Former Boston College student charged in boyfriend's suicide
By: Erik Ortiz
Just when you thought the last time you heard this story....you find out that there are other ones out there.
Inyoung You, 21, who is from South Korea, faces a charge of involuntary manslaughter in the death of Alexander Urtula, 22, Suffolk County District Attorney Rachael Rollins said at a news conference.
You is currently in South Korea, Rollins said, but authorities are "cautiously optimistic" that she will voluntarily return to the United States.
"If she does not, we will utilize the power we have to get her back," Rollins added.
Prosecutors allege that during the 18 months that Urtula and You dated, she exerted control over him, tracking his movement via his cellphone and sending thousands of texts in the run-up to his death.
"She was aware of his suicidal thoughts," Rollins said, "and she encouraged him to take his own life."
Urtula, a biology major originally from Cedar Grove, New Jersey, and a member of the Philippine Society of Boston College, died after authorities say he jumped from a parking garage on May 20 — the same day he was supposed to walk in his commencement at Boston College.
Prosecutors said in the two months before he took his own life, he and You exchanged 75,000 text messages, with more than half coming from her.
Rollins said the texts appeared to become "more frequent, powerful and demeaning," even though You knew of Urtula's "spiraling depression." The texts allegedly included repeated messages for Urtula to kill himself and to "go die," and that the world would be better off without him.
The situation echoes another case in Massachusetts in which a young woman, Michelle Carter, was convicted of involuntary manslaughter in 2017 for the death of her boyfriend, Conrad Roy III. The case drew national attention and was the subject of an HBO documentary this year, "I Love You, Now Die: The Commonwealth vs. Michelle Carter. "
The case against Carter hinged on text messages in which she appeared to prod Roy to "take action." Both Carter and Roy suffered from depression, attorneys said at the trial.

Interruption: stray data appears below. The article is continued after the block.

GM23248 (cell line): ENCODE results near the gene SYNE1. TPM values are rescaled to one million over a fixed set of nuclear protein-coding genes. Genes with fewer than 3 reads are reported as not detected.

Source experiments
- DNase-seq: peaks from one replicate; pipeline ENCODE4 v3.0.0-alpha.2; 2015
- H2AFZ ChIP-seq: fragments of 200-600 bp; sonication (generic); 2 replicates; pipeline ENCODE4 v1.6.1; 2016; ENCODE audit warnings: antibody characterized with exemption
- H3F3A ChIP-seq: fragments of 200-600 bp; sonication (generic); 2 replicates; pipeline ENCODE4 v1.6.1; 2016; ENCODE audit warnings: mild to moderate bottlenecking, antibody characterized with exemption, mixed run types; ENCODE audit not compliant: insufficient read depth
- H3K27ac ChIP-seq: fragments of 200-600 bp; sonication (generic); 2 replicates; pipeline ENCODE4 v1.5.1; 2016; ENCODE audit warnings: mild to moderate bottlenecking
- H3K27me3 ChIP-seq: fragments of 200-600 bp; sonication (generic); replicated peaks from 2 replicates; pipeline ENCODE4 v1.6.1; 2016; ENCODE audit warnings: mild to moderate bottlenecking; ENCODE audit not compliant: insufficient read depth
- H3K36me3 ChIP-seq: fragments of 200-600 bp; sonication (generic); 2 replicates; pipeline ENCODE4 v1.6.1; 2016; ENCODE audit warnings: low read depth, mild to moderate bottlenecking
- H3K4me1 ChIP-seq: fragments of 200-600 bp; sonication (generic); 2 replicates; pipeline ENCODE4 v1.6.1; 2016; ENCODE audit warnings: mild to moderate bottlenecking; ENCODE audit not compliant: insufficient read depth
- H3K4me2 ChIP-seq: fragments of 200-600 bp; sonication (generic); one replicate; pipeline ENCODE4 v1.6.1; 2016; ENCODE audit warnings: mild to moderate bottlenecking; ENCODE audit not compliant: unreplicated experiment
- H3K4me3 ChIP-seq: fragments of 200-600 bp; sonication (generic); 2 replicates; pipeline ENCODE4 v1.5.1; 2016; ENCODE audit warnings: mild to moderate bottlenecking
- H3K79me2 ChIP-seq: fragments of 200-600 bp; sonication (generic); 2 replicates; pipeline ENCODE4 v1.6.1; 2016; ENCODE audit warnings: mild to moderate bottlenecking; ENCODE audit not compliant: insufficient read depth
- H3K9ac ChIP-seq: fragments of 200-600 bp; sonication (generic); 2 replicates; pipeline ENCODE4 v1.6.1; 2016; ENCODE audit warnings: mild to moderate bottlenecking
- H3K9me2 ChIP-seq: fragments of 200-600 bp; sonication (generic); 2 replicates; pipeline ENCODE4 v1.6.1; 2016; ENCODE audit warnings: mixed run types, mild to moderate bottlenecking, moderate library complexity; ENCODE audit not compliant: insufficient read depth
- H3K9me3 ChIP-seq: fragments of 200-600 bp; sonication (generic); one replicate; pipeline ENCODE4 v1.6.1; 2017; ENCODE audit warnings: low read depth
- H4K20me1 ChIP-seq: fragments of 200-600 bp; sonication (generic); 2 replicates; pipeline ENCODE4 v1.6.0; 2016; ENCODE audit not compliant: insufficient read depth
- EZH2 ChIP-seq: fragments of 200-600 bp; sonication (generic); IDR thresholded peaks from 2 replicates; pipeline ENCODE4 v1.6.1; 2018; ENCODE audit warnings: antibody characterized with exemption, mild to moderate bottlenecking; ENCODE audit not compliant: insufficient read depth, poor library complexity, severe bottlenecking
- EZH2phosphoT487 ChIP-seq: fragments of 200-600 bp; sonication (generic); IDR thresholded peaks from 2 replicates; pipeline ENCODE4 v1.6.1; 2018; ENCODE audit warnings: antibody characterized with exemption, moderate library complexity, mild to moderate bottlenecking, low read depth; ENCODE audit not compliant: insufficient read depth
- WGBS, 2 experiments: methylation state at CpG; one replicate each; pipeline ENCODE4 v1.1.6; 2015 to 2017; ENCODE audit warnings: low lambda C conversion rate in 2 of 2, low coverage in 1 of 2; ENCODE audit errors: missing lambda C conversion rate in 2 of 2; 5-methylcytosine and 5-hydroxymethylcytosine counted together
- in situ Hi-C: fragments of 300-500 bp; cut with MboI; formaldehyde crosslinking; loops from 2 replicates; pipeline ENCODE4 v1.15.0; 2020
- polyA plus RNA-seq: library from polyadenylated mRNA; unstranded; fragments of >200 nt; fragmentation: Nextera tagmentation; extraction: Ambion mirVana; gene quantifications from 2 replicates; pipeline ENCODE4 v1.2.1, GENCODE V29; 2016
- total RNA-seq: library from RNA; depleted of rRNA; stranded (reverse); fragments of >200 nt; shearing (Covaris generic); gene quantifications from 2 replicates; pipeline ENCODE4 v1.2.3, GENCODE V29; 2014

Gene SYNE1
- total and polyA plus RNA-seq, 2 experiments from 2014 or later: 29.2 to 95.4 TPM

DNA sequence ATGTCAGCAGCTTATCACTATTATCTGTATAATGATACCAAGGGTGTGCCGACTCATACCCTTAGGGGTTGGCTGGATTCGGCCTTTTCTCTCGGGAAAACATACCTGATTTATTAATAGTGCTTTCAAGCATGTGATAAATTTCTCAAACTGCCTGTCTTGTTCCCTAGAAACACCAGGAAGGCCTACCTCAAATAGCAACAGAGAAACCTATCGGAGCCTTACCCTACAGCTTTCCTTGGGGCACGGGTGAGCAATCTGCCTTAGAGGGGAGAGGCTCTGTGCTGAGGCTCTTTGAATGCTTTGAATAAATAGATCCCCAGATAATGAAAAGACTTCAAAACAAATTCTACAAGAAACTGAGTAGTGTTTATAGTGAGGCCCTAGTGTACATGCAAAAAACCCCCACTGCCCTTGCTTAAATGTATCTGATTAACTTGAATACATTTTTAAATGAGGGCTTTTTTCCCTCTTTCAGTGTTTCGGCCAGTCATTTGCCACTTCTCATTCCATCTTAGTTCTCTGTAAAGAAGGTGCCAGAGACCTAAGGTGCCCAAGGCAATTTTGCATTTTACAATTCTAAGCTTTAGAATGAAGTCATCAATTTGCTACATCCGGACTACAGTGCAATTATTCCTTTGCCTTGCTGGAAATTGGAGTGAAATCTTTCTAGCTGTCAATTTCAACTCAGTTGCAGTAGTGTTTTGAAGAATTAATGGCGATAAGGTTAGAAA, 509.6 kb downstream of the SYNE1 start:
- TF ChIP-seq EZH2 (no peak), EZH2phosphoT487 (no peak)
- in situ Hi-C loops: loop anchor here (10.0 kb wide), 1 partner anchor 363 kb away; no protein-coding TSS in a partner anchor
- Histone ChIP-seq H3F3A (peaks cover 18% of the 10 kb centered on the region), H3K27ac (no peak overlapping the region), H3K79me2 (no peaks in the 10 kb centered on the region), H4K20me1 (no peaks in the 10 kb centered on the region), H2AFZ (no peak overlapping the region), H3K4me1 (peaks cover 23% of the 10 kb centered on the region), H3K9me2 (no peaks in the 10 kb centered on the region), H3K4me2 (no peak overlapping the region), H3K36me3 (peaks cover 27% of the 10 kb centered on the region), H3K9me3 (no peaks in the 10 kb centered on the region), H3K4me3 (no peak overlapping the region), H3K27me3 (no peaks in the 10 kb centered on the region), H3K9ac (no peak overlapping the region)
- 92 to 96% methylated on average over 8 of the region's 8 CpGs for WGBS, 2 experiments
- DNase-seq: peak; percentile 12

Carter began serving her 15-month sentence earlier this year; her most recent request for parole was rejected last month.
Roy's death has inspired a state bill known as Conrad's Law, which would make it a crime, punishable by up to five years in prison, for anyone who "intentionally coerces or encourages" a suicide or a suicide attempt.
Rollins acknowledged the bill and the Carter case Monday in announcing the charge against You.
"The culprits are both the girlfriends in those circumstances, but where I would distinguish, and I think the facts will show, in Carter there was very limited physical contact prior and some very egregious language in the moments leading up to the death," Rollins said.
"We have, quite frankly, the opposite of that," Rollins said regarding Urtula's and You's tumultuous relationship. "We have a barrage, a complete and utter attack on this man's very will and conscious and psyche by an individual to the tune of 40,000 text messages in the two months leading up."
Prosecutors added that You instructed Urtula hundreds of times to kill himself, and that she tracked him through his cellphone to the parking garage where he would take his own life.
"You was aware of his location and was present on the roof of the parking structure at the time that he did jump," Suffolk County Assistant District Attorney Caitlin Grasso said.
Investigators also found Urtula's journal entries and conducted interviews with family and classmates who said they witnessed the abuse he suffered.
Neither You nor a representative for her could be reached for comment.
"A perpetrator is not limited by their gender or the gender of their partner," Rollins said. "Domestic violence may not always look the same, but it is always about power and control."